Rio Tinto, Vale, BHP: 3 Iron Ore Giants

The reflation trade has been one of the big stories of the past year, with energy stocks, materials stocks, and names in the metals and mining sector coming back with a vengeance after they fell during COVID lockdowns. Since that point, the resurgence in both energy and mining and metals has cooled down, with many of the stocks now far off their 52-week highs.

This is because inflation fears have cooled somewhat, and China’s Evergrande woes have dampened expectations for growth in China, the world’s largest consumer of raw materials. For example, Evergrande could cause a slowdown in Chinese real estate and construction, which would badly hurt iron ore producers and steel makers. 

As such, the world’s three big iron ore producers, Rio Tinto (RIO), Vale (VALE), and BHP Group (BHP) have all declined significantly in recent weeks, and now all yield over 10% in their dividend payouts.

Jefferies analyst Chris LaFemina recently put out a note, explaining that “if the reality in China is a soft landing in which the government manages the Evergrande collapse without causing contagion, these shares are undervalued and would likely outperform… This is our cautiously optimistic base case, and we reiterate Buys on Rio, BHP, and Vale.”

While caution is indeed prudent, these depressed levels and large payouts mean risk-tolerant investors can be paid generously to be patient while waiting for sentiment to improve.

Rio Tinto Plc (RIO)

The U.K.-based Rio Tinto is now down about 30% from its 52-week high set in May. Trading at just 6 times earnings, RIO Tinto looks cheap when compared to the broader market. With a dividend payout of $6.85 per share, shares are now yielding just over 10%. (See Rio Tinto stock charts on TipRanks)

The most diversified of the three companies in this article, in addition to iron ore, RIO also offers copper, aluminum, precious metals, and even diamonds and uranium. 

Rio Tinto has a consensus Hold rating from the analyst community – two analysts have a Buy rating, one has a Hold and one has a Sell. The average Rio Tinto price target is $88.36, indicating 34.2% upside from the current price.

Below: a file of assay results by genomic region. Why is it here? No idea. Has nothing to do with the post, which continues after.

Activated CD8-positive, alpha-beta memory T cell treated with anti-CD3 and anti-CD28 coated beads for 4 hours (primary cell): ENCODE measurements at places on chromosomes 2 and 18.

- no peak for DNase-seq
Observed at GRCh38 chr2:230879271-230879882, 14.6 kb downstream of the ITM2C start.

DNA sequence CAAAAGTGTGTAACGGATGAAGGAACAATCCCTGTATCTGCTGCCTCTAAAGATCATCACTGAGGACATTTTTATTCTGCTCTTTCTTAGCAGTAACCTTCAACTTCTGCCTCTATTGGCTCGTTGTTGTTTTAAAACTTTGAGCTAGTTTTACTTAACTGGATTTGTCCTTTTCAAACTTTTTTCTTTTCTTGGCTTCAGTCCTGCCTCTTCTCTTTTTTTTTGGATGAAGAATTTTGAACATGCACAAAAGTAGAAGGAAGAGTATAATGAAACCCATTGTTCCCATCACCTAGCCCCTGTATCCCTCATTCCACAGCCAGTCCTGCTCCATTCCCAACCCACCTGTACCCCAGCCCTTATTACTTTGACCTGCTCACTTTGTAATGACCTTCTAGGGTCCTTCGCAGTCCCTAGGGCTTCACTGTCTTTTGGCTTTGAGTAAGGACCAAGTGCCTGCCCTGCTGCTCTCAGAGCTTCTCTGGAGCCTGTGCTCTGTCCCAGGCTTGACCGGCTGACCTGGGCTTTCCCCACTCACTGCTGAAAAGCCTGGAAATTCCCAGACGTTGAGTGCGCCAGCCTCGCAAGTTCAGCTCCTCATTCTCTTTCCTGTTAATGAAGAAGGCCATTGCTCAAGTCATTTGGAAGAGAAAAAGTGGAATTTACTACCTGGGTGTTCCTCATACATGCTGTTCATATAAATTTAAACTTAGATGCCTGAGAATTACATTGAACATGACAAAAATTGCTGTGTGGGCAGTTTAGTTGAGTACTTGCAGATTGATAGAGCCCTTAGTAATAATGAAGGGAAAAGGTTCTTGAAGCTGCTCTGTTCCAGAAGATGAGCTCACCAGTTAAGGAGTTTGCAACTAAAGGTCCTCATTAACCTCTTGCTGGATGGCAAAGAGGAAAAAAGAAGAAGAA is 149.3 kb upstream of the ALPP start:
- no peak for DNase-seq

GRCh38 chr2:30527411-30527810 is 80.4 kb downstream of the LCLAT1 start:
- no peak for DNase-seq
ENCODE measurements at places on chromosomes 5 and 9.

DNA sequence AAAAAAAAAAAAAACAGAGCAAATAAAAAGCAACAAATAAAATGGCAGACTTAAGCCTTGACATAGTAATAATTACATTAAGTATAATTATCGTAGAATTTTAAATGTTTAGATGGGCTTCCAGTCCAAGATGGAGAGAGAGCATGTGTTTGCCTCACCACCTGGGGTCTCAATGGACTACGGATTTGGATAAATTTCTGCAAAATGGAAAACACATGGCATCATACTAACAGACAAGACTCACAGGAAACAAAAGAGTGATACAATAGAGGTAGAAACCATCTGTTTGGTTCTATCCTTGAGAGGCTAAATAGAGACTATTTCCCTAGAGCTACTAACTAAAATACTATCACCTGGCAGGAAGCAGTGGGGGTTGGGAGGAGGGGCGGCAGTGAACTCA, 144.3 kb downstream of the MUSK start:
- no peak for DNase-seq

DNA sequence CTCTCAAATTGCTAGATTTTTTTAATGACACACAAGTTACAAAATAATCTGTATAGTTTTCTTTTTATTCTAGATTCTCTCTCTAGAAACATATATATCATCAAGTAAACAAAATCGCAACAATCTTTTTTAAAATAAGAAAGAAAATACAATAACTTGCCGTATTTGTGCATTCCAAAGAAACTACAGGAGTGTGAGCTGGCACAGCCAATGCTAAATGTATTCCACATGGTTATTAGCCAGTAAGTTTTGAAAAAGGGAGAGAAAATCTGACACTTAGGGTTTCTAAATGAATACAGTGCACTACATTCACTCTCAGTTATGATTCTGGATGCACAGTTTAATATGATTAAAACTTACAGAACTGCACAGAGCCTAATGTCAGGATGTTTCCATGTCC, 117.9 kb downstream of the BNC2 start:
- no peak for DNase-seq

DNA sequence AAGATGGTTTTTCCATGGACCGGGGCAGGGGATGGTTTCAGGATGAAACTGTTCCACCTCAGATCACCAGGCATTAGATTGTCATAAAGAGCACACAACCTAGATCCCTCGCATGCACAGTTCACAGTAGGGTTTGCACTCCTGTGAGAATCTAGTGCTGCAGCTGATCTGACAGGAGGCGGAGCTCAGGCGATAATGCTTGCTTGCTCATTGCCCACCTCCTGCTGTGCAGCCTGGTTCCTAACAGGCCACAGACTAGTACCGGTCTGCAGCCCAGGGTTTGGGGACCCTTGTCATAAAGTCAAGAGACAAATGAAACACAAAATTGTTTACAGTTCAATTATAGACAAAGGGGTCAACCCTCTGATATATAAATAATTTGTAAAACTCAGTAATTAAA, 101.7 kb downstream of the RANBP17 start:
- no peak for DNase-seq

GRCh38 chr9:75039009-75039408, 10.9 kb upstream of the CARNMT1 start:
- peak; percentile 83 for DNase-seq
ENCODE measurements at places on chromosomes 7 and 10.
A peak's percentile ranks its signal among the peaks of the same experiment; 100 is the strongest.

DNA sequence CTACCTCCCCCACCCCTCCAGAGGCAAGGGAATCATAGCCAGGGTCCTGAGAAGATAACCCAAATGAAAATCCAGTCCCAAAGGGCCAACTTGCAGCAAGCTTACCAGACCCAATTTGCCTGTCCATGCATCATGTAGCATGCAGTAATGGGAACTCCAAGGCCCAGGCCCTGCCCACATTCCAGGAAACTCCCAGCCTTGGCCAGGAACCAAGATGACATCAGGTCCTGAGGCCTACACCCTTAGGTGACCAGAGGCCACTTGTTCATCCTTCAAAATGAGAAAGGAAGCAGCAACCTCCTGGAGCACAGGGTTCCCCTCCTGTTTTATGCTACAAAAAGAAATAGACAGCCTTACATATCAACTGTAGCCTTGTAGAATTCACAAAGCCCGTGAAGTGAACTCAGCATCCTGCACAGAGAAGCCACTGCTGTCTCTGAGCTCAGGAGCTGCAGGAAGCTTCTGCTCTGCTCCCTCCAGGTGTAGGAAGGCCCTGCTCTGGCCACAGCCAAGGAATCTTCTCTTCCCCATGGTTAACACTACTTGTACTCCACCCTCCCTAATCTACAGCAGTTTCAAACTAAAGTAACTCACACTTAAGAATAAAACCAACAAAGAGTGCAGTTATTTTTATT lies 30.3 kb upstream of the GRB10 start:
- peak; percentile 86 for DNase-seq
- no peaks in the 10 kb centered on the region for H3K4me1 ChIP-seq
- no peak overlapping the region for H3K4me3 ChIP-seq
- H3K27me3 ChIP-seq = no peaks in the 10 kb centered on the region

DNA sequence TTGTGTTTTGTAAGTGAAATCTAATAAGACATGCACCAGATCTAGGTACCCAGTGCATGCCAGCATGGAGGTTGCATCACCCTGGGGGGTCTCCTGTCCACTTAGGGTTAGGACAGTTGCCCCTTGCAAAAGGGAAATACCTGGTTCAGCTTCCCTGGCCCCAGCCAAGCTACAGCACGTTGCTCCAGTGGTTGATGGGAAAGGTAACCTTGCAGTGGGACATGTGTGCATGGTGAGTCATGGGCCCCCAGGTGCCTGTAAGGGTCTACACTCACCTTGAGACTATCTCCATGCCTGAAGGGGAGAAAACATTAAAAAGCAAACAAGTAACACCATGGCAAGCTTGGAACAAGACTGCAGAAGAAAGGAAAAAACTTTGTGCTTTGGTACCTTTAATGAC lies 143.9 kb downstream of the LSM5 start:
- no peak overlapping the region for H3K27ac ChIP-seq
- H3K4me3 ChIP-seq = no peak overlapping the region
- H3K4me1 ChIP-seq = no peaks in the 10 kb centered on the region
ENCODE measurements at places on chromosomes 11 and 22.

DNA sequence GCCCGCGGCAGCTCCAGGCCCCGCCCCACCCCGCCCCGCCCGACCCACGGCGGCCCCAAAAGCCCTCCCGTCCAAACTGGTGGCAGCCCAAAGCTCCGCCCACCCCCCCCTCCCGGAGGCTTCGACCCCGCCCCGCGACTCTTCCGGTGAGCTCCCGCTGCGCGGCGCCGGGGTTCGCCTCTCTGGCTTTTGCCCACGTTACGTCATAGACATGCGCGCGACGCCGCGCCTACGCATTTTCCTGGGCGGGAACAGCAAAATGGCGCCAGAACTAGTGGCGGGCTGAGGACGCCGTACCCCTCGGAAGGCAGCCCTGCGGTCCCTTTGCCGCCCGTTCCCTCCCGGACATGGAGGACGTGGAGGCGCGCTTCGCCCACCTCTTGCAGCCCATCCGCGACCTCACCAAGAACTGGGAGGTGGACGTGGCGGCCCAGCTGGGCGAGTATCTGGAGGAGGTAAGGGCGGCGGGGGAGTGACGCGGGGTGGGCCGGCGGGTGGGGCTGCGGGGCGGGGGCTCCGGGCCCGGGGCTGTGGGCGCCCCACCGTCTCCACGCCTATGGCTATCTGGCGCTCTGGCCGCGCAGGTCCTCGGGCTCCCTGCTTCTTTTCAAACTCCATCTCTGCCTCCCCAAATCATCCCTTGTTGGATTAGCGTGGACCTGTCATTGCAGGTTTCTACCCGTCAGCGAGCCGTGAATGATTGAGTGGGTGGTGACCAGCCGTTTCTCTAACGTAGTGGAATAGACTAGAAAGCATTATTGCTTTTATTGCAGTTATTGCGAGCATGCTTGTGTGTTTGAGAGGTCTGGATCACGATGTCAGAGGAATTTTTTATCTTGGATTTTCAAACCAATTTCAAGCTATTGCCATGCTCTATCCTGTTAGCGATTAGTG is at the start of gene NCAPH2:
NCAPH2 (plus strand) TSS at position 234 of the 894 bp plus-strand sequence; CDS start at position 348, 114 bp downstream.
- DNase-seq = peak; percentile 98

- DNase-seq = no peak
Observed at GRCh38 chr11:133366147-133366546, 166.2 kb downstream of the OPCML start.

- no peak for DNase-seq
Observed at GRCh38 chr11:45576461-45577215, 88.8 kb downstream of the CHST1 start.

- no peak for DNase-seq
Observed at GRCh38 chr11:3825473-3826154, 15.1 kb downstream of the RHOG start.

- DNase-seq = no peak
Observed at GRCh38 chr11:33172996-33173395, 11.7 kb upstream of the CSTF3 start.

BHP Group Plc (BHP)

Australia’s BHP Group is down 34% from its 52-week high, which was also set in May. Shares of BHP now trade at a price to earnings multiple of 12, which is expensive compared to Rio Tinto, but still inexpensive when compared to the market as a whole. With a payout of $6.02 a share, BHP now yields 11%. BHP is well-diversified within energy and materials, with operations in iron ore, copper, coal, and even oil and gas. (See BHP group stock charts on TipRanks)

BHP is seen as a Moderate Buy by analysts, with the four analysts covering the stock evenly split between Buy and Hold. The average BHP Group price target of $37.61 represents 28.4% downside from current levels.  

Vale S.A. (VALE)

Brazilian giant Vale surged to a 52-week high of $23.18 in July, before a steep decline over the last two months has seen it decline 37% to $13.80. Vale is now trading at a price to earnings multiple of just 5. Although shares are yielding an eye-popping 18.8% with a $2.74 payout, it is important to remember that as with other Brazilian stocks, the ultimate amount of this payout can vary depending on the company’s full-year fiscal results. Vale is heavily dependent on iron ore, but also derives revenue from nickel, copper, precious metals, and more.  (See Vale stock charts on TipRanks)

The analyst community rates Vale as a Moderate Buy, with 5 of the 8 analysts covering the stock rating it a Buy, two calling it a Hold and one analyst giving it a Sell rating. The average Vale price target on the stock of $21.31 represents 54.4% upside from current levels.  


While this has been a difficult time for iron ore companies and stocks related to raw materials in general, patient investors who buy these stocks now are getting them at a steep discount to where they were just a few weeks ago. Furthermore, they are being paid generously to hold on to them, with the 10%+ payouts offering a nice reward for waiting as well as a backstop for valuation.

The large cap status of these stocks should also hold up better than some of the mining juniors, in the event of further volatility. Lastly, as we saw earlier this year, if China’s growth concerns are sorted out or if inflation buzz heats up again, these stocks can all move to the upside quickly.

Disclosure: At the time of publication, Michael Byrne did not have a position in any of the securities mentioned in this article.

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